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Pound falls as UK faces triple-dip recession

The possibility of a triple-dip recession in the UK forced the pound down against both the euro and US dollar this week, putting an end to three weeks of gains against the common currency.


Welcome to the Pure FX account of the latest changes in the euro exchange rate. This is intended as a brief guide to movements in the euro this week, to put you in the best position for when you exchange currencies.

Latest exchange rate changes

GBPEUR: 1.2527 to 1.2443 (-0.671%)
GBPUSD: 1.5989 to 1.5875 (-0.713%)
EURUSD: 1.2762 to 1.2758 (-0.031%)

The pound lost out to both the euro and US dollar this week, putting an end to three weeks of gains against the common currency, as the Bank of England warns the UK faces a possible triple-dip recession in 2013. This pound loss came in spite of the fact that, meanwhile, the Eurozone officially entered recession this week, contracting –0.1% in Q3. The euro also held its ground against the US dollar, in spite of this news.

What affected the exchange rate this week

The pound fell this week, chiefly as the Bank of England used its Quarterly Inflation Report to warn of continued UK economic weakness to come. BoE governor Mervyn King said that the 1.0% growth the UK enjoyed between July and September will be a one-off, and that instead the prognosis is for “a long and winding road to recovery.” Indeed, the latest data points to just this conclusion, with retail sales sliding –0.8% in October, and inflation rising to 2.7%.

This pound fall came in spite of the fact that, as I mention, the Eurozone entered recession in Q3 according to data this week. In fact, remarkably, the euro also stood unchanged against the US dollar too, signalling that the markets have decided simply to ignore the fact. As for the data meanwhile, the currency zone as a whole fell by just –0.1%, with the deepest decline in Holland at 1.1%, offset by +0.2% growth in Germany and France.

How does this affect your currency transfers?

Clearly, this decline in sterling is of benefit if you’re currently in the Eurozone, and wish to transfer money back to a UK bank account. It would also be to your advantage if you run a business in the Eurozone, and wish to import UK goods onto the continent. This is because, as the pound falls, and the euro grows stronger by comparison, you can expect a higher sterling total when you exchange currencies.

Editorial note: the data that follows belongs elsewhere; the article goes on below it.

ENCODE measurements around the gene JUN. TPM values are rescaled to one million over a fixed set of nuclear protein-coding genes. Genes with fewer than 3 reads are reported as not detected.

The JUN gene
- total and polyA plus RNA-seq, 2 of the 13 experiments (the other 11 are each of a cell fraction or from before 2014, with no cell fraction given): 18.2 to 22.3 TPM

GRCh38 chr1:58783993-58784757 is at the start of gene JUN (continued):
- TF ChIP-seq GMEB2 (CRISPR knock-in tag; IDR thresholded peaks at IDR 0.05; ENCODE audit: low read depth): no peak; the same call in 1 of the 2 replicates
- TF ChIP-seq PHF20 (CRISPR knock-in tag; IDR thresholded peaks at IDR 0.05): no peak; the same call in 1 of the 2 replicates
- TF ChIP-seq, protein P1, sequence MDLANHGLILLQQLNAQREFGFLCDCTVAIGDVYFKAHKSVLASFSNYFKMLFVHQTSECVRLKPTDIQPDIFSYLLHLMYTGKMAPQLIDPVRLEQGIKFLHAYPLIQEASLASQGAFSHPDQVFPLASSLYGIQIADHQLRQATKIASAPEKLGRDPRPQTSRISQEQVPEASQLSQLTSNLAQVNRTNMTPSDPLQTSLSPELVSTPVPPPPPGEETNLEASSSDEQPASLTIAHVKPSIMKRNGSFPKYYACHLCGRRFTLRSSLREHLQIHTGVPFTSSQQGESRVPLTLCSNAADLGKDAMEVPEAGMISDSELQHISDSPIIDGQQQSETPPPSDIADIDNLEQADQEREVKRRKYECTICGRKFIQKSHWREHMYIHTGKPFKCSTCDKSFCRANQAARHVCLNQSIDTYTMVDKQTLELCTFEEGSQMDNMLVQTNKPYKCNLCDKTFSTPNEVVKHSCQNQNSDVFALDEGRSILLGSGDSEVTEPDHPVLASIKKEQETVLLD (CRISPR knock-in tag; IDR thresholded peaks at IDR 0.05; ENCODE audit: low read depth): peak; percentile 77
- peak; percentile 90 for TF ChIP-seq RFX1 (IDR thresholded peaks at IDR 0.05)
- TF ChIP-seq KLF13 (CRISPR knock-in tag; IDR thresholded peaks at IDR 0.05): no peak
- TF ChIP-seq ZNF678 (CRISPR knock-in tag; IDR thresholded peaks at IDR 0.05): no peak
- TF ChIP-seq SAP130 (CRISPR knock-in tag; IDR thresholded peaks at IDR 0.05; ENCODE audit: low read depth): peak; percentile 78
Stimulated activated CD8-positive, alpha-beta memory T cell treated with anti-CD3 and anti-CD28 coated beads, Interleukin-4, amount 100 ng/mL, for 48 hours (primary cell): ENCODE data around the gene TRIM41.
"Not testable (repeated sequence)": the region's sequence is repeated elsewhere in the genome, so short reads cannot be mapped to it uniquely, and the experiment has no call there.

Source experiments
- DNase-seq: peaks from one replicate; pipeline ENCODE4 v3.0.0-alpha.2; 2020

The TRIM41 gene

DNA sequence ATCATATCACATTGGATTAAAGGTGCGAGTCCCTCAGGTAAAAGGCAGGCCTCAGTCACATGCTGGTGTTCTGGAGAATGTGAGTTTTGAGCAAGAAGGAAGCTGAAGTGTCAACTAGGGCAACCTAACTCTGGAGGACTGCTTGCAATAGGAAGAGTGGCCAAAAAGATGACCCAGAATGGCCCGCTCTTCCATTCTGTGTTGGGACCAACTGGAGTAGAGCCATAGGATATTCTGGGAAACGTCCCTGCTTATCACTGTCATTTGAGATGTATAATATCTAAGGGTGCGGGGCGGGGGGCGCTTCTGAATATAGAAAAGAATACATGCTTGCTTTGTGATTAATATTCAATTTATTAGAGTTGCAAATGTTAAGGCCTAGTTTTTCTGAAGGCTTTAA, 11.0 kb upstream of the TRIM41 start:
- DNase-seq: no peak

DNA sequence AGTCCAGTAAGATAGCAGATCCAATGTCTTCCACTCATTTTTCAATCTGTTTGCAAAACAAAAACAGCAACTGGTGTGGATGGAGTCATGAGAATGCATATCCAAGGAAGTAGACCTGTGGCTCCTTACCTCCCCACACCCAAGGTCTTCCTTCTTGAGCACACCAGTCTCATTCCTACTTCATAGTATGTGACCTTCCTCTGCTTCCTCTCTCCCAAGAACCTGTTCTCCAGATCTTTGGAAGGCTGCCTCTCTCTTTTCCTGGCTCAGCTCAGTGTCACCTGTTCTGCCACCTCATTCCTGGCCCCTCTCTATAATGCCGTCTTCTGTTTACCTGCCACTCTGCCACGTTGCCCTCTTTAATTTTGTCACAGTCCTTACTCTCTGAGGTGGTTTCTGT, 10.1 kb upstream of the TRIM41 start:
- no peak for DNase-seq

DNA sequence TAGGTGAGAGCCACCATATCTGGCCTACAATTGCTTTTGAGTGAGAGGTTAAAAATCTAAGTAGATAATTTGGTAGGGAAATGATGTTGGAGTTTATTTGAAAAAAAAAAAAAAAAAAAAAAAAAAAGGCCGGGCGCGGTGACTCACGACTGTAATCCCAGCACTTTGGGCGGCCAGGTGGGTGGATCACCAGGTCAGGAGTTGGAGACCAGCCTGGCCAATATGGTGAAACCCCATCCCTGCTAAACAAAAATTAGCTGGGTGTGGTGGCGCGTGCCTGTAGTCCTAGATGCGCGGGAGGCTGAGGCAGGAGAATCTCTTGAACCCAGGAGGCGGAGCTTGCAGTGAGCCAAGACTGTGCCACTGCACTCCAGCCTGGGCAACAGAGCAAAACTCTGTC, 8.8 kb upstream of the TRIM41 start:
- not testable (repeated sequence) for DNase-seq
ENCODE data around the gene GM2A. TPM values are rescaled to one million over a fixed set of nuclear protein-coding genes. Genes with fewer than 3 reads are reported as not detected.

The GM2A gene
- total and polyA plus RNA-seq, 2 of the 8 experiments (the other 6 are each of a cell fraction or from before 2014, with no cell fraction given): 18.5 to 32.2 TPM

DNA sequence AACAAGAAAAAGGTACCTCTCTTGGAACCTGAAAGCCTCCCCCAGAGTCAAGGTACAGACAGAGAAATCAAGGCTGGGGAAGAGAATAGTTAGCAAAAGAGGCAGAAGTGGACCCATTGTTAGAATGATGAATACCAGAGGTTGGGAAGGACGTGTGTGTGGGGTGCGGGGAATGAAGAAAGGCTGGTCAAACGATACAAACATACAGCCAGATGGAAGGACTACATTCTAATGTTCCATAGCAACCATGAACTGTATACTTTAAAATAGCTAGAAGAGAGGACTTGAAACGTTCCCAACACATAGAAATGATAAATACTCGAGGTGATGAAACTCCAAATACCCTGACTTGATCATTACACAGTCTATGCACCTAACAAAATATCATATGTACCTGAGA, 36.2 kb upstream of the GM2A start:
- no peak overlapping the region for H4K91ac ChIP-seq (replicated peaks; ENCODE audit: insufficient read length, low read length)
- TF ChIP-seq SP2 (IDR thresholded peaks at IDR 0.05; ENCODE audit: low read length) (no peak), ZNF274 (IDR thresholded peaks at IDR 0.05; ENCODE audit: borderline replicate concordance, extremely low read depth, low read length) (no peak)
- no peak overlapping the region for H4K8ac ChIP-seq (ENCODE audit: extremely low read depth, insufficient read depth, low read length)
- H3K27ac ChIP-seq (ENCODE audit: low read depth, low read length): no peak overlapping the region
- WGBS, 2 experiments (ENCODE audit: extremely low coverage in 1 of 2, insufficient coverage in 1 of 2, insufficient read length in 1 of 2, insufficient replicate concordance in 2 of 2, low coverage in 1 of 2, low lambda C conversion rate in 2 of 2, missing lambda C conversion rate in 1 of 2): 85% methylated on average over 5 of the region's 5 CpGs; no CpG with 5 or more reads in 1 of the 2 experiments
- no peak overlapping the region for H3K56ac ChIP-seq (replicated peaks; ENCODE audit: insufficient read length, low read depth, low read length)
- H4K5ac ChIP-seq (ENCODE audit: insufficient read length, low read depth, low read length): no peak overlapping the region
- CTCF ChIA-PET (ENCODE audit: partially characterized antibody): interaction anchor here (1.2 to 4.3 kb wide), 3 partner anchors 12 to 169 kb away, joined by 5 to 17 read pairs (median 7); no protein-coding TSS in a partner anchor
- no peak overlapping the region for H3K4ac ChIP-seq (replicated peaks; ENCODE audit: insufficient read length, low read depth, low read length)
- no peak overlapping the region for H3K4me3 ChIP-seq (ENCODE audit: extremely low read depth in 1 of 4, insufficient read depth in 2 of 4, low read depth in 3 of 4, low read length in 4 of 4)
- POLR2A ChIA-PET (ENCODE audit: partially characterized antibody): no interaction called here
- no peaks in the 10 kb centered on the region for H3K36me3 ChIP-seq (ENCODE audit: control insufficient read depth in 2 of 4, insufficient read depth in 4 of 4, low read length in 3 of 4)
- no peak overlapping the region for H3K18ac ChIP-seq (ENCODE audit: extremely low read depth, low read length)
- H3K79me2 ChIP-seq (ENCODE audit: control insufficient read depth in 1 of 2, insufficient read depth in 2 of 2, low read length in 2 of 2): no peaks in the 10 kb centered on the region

What’s going to happen next?

Whether the pound continues to fall depends greatly on UK economic performance in the coming weeks. Inflation, for example, is expected to keep climbing, as energy companies impose large price hikes this month. That will eat into household budgets, and further erode retail spending. Meanwhile, unless the global economy improves, government efforts to turn the UK toward investment-fuelled growth will be frustrated. Hence, the potential for pound weakness is high.

Get in touch: I do hope you’ve enjoyed reading this update. To find how what I’ve talked about here will affect your euro transfers, fill your details into the form below. I’d be delighted to answer any questions you may have.

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Peter Lavelle is an economist at foreign exchange broker Pure FX. For a free no-obligation quote regarding changing currencies, get in touch at foreign exchange specialist Pure FX.

Copyright: Peter Lavelle, Pure FX
Category: Expats
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